I work on lucene-search stuff and administrate the search cluster... My user page is sr:User:Rainman
Brief history of the internal search edit
Until 2005 WMF wikis have been using mysql search, however, as the traffic increased it was soon realized that this does not scale well. In 2005 River installed Lucene and we started using it with out-of-the-box settings. As number of articles increased the results of out-of-the-box lucene were not very relevant and often seemed like an almost random collection of articles. Furthermore, en.wiki index was getting too big to fit onto one machine, and we needed a way to split it and distribute the search process.
In late 2006 I started thinking about customizing our lucene configuration for better ranking and support of robust distributed searching. At that time I had to pick my masters thesis and I decided to do this. In mid-2007 the first version of lucene-search extension was finished, which was essentially our wrapper around lucene to support these tasks and communicate them to MediaWiki. For ranking I decided to use PageRank-like algorithm with reference-to-article counting following the conventional wisdom of the time (of course we don't use the original PageRank due to patent restrictions). But still most of the code dealt with configuration and ways to maintain consistent copies of split indexes, do smooth updates from indexer to searchers etc. This version was deployed on the WMF cluster in mid-2007, in late 2007 I got my masters.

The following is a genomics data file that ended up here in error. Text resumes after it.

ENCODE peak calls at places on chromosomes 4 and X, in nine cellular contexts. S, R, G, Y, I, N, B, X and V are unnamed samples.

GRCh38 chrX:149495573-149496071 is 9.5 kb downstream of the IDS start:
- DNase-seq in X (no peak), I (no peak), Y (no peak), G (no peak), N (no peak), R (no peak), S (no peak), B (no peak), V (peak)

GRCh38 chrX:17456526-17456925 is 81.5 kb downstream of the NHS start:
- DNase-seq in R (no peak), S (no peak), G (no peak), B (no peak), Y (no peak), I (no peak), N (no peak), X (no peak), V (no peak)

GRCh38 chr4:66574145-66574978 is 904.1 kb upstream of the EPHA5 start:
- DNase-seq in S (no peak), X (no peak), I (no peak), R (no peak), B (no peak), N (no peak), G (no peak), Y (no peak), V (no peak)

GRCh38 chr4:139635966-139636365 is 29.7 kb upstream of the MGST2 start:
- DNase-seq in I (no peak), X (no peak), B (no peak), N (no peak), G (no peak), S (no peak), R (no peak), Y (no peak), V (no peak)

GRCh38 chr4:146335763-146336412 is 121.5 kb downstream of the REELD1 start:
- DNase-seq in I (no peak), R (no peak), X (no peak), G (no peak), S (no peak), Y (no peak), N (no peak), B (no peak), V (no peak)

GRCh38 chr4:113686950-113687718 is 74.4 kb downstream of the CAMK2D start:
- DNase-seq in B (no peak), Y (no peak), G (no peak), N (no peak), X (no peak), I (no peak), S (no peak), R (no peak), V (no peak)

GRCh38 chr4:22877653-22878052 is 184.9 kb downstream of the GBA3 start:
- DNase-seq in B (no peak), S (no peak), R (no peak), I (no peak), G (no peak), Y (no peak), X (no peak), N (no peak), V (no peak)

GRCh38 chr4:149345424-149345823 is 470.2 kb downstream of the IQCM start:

However, this was only the beginning. It was quite obvious that the search results are still pretty bad and that the design of the search page sucks. Finally, one crucial feature was missing: "Did you mean...". During 2007 and 2008 I set out to solve these problems. I found that knowing what information is important or representative of article is often more informative than it's PageRank. So, I took care to give more weight to beginning of articles, redirects, words used to refer to article, section captions... Further, what disambiguates the article from related terms is its context, so I extracted frequently co-occuring article titles in all of wikipedia to extract article association.
To my surprise I didn't find a single open-source "Did you mean..." engine. There are programs like aspell, but all of them spell-check only single words. So I had to invent the algorithm. I started by making a 2-gram representation of language, by recording all possible two-word phrases in all of wikipedia (above some threshold, and with non-stop anchor words). Obviously using a higher-order approximation of language would have been better, but due to limited resources we had to settle with this. I found this model can fix some simple errors, but is not powerful enough. So, to make it more flexible, I had to build a scoring scheme by trying out different heuristics. First I've added special score boost for those 2-grams that are in titles, then I added whole titles, and finally, I added "fuzzy" 2-grams of words that might provide context for a title words, by taking all words from redirects and links in first paragraph of article. Finally, I combined the search results to see if the rare spelling user entered is indeed something significant of not.
The final version of the lucene-search engine was enabled in late 2008 on en.wiki, and in 2009 on other wikis. In summer of 2009 with help of usability people we redesigned the Search page to give it its current looks. This redesign was probably the first thing from the usability team that was enabled WMF-wide by default. All of this work has been done / is been done as a volunteer and these days I'm mainly concerned with server maintenance. No other major features are planned. However, there is still many things to do.